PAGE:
The COVID-19 Pandemic is radically shifting how many businesses run. Leaders have had to pivot rapidly, reorganising and rallying their staff to push forward in an unprecedented period.
Some business leaders think COVID-19 marks a permanent turning point. At the centre of the seismic change is the reshaping of corporate culture – the beliefs and behaviours that influence how a company’s employees and management interact.
Trust being tested to its limits
Right this moment, organisational trust is being stretched to its limits, maybe even more so than following the 2008 economic crisis. Along with the significant disruptions across all societal establishments due to the current pandemic, this specific situation has brought even more focus on the critical importance of organisational trust.
Whose responsibility is trust?
The answer is “everyone who is employed by the organisation.”
To help businesses ensure this notion takes hold, consider the following:
- Trust is fostered by leadership and created by people.
- Recruitment practices must include a trust component that has adds value.
- Trust must start at the very top of the tree (Board, Chair, CEO) and flow downwards.
- Middle managements can attempt to nuture trust, but it will not be as good as a top-down imperative
What are the indications of a low trust culture? Look inside your firm. Add up how many of these particular signs exist that indicate a low trust culture:
- Low energy, low output and burnout
- Higher employee turnover and too much use of sick days
- Difficulties recruiting new personnel
- Lots of rules, regulations and no fun
- Little innovation
- No sharing of knowledge and resistance to ideas
- Absence of respect and passive-aggressive behaviour
What are the signs of a high trust culture? Now think about some signals in a high trust culture and add up how many you see inside your organisation:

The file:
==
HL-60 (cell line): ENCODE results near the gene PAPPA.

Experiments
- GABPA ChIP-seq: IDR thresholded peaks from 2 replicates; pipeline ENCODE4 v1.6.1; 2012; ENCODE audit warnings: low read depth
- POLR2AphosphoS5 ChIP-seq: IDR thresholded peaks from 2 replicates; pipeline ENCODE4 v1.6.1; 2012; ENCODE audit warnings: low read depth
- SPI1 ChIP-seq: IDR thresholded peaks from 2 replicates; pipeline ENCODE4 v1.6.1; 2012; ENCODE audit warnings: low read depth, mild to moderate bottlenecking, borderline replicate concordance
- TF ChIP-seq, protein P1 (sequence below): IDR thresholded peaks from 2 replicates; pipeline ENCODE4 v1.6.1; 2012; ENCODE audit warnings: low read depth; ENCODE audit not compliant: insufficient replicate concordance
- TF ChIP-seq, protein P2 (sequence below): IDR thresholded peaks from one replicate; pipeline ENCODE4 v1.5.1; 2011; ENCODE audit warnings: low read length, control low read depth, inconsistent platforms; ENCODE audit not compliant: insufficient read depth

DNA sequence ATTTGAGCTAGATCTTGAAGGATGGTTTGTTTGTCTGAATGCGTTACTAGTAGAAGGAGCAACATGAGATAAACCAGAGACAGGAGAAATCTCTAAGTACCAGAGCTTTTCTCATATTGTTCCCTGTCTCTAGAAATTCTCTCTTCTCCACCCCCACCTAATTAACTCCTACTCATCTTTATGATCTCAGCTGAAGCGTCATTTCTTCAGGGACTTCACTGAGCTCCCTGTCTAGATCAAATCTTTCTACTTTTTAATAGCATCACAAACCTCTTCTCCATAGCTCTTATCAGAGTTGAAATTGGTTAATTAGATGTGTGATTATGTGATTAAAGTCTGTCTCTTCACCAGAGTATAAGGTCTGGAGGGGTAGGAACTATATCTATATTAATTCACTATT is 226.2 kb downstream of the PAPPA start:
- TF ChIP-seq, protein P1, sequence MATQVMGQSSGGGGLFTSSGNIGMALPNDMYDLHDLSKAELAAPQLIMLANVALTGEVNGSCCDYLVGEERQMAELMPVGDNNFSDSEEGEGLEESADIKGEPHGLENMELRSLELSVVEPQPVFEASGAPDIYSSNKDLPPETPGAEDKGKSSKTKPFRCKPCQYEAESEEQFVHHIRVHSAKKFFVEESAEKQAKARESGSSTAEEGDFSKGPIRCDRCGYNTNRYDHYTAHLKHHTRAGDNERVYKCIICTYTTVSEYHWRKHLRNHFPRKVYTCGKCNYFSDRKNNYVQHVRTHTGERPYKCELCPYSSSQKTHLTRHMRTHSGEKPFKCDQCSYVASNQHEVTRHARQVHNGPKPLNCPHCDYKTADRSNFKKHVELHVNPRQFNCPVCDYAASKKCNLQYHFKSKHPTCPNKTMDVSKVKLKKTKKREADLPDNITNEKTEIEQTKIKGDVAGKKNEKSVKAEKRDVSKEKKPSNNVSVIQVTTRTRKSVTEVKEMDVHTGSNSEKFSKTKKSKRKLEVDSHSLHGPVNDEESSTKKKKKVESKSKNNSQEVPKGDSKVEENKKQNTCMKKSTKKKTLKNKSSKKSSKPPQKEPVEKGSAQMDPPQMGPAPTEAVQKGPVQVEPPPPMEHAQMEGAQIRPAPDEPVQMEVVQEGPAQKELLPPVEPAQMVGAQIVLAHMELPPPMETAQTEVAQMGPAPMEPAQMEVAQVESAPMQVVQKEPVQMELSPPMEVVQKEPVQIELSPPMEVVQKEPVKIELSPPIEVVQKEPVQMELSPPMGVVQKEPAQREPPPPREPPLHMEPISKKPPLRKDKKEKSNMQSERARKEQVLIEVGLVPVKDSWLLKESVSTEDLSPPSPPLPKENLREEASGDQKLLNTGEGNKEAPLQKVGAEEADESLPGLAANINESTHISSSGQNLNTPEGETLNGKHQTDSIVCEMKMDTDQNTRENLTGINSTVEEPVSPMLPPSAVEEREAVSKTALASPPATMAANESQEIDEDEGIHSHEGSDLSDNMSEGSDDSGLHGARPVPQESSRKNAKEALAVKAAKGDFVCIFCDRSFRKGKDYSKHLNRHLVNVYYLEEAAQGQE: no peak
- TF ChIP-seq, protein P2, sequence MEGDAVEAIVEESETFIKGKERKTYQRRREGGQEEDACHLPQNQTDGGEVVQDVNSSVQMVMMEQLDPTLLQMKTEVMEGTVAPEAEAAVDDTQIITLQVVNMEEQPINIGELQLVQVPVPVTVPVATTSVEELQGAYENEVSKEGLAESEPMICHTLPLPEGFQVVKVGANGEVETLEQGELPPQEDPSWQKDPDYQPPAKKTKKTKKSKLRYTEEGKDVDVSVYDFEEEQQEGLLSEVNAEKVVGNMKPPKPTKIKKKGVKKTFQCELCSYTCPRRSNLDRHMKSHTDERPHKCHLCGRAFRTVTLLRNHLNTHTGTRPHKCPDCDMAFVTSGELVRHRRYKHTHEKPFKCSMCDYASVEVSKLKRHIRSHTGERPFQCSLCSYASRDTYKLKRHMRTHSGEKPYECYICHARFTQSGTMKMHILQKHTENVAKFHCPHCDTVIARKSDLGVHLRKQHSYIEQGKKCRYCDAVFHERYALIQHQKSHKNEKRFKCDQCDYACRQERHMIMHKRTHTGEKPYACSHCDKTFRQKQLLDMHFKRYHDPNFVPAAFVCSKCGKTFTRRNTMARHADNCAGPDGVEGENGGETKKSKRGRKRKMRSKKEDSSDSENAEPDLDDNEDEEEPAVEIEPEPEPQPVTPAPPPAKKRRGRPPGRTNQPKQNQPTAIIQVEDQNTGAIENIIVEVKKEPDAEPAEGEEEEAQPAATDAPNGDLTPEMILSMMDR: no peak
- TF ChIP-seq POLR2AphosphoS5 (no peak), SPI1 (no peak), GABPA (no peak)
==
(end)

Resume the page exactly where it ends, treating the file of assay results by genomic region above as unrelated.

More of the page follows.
- High energy, motivation and engagement
- Straightforward to hire and onboard new employees
- Fun and laughter
- Higher confidence, creativity and risk-taking
- Team alignment, sharing of knowledge and credit, and quick forgiveness
- Accountability and visibility are the norm
- Willingness to be open, speak freely, and to listen
- Thriving innovation and productivity
- Positive team-building behaviours including gratitude and empathy
- A strong sense of “community” and shared beliefs
What sort of organisation would you instead like to lead or work for: An organisation where trust is missing or one with high trust?
Shifting to a better trust culture
If senior leadership does not view low trust as a significant risk, they need to reconsider. The level of trust directly impacts every vital component of an organisation from innovation to customer loyalty to employee retention and hiring.
Leaders must acknowledge that trust is low, desire to build trust, and instil it throughout the organisation. Words are generally ineffective. Actions are what makes a difference. A common language of trust, as well as a platform, must be created based on the behaviours that gain trust.
An assessment must be conducted to determine the current level of organisational trust and which practices are creating trust disruptions. Leaders must budget for and follow a trust-building approach that is built from within with an end goal in mind.
Trust is a competency. It is usually learned and mastered through daily practice. The things we already know about the benefits of high trust in the past continues to be amplified.
Often, it does take an emergency to remind us what goes on when trust is ignored or neglected. For most businesses, acknowledging lower trust for the substantial risk it presents remains the most significant challenge. However, creating a culture of high trust will lead to increased levels of engagement and emotional loyalty.
Want to learn more on how you can develop a culture of high trust? Visit BeagleHR.com